The titles in the series feature a variety of music, but frequently reuse themes. Most of the games open with a piece called "Prelude", which has evolved from a simple, 2-voice arpeggio in the early games to a complex, melodic arrangement in recent installments. Victories in combat are often accompanied by a victory fanfare, a theme that has become one of the most recognized pieces of music in the series. The basic theme that accompanies Chocobo appearances has been rearranged in a different musical style for each installment. A piece called "Prologue" (and sometimes "Final Fantasy"), originally featured in the first game, is often played during the ending credits. Although leitmotifs are common in the more character-driven installments, theme music is typically reserved for main characters and recurring plot elements.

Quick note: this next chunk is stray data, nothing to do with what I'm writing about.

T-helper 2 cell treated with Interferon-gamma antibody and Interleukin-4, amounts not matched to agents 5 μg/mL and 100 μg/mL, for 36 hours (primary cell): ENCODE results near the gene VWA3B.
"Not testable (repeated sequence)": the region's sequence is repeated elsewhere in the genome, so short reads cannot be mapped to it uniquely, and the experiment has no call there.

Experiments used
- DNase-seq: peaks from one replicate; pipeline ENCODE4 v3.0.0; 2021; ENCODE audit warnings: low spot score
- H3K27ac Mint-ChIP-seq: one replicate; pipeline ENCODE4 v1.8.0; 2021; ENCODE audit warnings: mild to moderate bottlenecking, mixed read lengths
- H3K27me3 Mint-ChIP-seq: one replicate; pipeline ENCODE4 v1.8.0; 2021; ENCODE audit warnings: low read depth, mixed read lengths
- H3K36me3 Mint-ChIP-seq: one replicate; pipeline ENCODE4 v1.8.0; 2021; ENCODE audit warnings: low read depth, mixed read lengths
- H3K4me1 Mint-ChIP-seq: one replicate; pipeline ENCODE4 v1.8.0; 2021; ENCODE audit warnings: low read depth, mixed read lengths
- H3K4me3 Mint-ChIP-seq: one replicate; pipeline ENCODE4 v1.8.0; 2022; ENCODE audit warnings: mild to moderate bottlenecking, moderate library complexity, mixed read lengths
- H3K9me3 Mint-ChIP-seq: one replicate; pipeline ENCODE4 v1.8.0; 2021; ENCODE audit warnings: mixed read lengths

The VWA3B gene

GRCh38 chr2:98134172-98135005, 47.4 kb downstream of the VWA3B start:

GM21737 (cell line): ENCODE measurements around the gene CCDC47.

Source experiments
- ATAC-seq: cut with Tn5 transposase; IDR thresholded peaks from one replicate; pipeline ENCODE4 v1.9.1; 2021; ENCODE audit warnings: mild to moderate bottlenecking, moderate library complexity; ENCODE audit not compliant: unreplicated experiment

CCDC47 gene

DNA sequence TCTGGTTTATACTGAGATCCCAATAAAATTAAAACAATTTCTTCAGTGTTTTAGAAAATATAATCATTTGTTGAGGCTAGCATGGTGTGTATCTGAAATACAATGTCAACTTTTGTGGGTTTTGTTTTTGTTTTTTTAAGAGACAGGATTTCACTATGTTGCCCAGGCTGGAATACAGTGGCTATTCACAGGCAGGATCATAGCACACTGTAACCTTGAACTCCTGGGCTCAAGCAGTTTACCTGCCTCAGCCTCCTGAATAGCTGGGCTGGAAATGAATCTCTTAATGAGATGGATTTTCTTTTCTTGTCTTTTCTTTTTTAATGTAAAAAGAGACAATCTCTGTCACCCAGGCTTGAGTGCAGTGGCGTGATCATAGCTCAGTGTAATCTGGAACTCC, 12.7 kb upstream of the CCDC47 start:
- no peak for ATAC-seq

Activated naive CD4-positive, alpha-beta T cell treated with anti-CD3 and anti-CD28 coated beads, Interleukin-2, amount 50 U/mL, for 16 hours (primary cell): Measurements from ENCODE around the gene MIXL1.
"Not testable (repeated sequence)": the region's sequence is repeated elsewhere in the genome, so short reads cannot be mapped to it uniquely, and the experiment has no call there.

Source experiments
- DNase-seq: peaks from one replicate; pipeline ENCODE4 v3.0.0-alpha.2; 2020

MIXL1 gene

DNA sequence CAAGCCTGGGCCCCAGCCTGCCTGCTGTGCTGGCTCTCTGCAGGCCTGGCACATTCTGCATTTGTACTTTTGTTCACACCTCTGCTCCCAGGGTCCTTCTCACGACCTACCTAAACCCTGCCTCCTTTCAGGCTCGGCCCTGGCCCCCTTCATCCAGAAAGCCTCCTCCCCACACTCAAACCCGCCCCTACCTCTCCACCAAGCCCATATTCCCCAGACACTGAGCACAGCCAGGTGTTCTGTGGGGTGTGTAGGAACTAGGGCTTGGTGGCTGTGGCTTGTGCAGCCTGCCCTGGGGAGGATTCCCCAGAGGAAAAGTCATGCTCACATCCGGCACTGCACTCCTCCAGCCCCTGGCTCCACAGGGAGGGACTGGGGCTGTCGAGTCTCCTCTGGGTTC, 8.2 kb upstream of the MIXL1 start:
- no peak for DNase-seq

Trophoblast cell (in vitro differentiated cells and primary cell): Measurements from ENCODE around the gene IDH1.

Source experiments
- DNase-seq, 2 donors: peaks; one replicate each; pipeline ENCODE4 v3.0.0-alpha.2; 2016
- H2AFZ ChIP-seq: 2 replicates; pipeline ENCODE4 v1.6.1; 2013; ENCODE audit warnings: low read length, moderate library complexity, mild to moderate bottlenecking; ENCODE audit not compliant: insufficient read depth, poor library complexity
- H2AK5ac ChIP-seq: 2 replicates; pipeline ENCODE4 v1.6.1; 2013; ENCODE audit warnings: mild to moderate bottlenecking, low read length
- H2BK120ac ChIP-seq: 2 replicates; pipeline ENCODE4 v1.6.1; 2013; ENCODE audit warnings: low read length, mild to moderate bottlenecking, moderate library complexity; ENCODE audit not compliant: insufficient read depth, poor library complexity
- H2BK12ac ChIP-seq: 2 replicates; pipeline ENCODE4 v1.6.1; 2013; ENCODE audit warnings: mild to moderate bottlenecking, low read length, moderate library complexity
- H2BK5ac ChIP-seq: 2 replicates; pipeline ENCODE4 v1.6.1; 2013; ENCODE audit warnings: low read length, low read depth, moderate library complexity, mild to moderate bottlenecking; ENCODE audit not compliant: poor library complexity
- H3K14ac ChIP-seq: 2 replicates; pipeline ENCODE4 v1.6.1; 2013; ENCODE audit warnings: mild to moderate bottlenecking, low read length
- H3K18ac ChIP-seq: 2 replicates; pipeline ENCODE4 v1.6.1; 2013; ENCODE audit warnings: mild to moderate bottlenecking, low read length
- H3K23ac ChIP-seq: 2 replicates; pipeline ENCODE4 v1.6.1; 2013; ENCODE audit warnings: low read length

Nobuo Uematsu was the chief music composer of the Final Fantasy series until his resignation from Square Enix in November 2004. Other composers include Masashi Hamauzu, Hitoshi Sakimoto and Junya Nakano. Uematsu was allowed to create much of the music with little direction from the production staff. Sakaguchi, however, would request pieces to fit specific game scenes including battles and exploring different areas of the game world. Once a game's major scenarios were completed, Uematsu would begin writing the music based on the story, characters, and accompanying artwork. He started with a game's main theme, and developed other pieces to match its style. In creating character themes, Uematsu read the game's scenario to determine the characters' personality. He would also ask the scenario writer for more details to scenes he was unsure about. Technical limitations were prevalent in earlier titles; Sakaguchi would sometimes instruct Uematsu to only use specific notes. It was not until Final Fantasy IV on the SNES that Uematsu was able to add more subtlety to the music.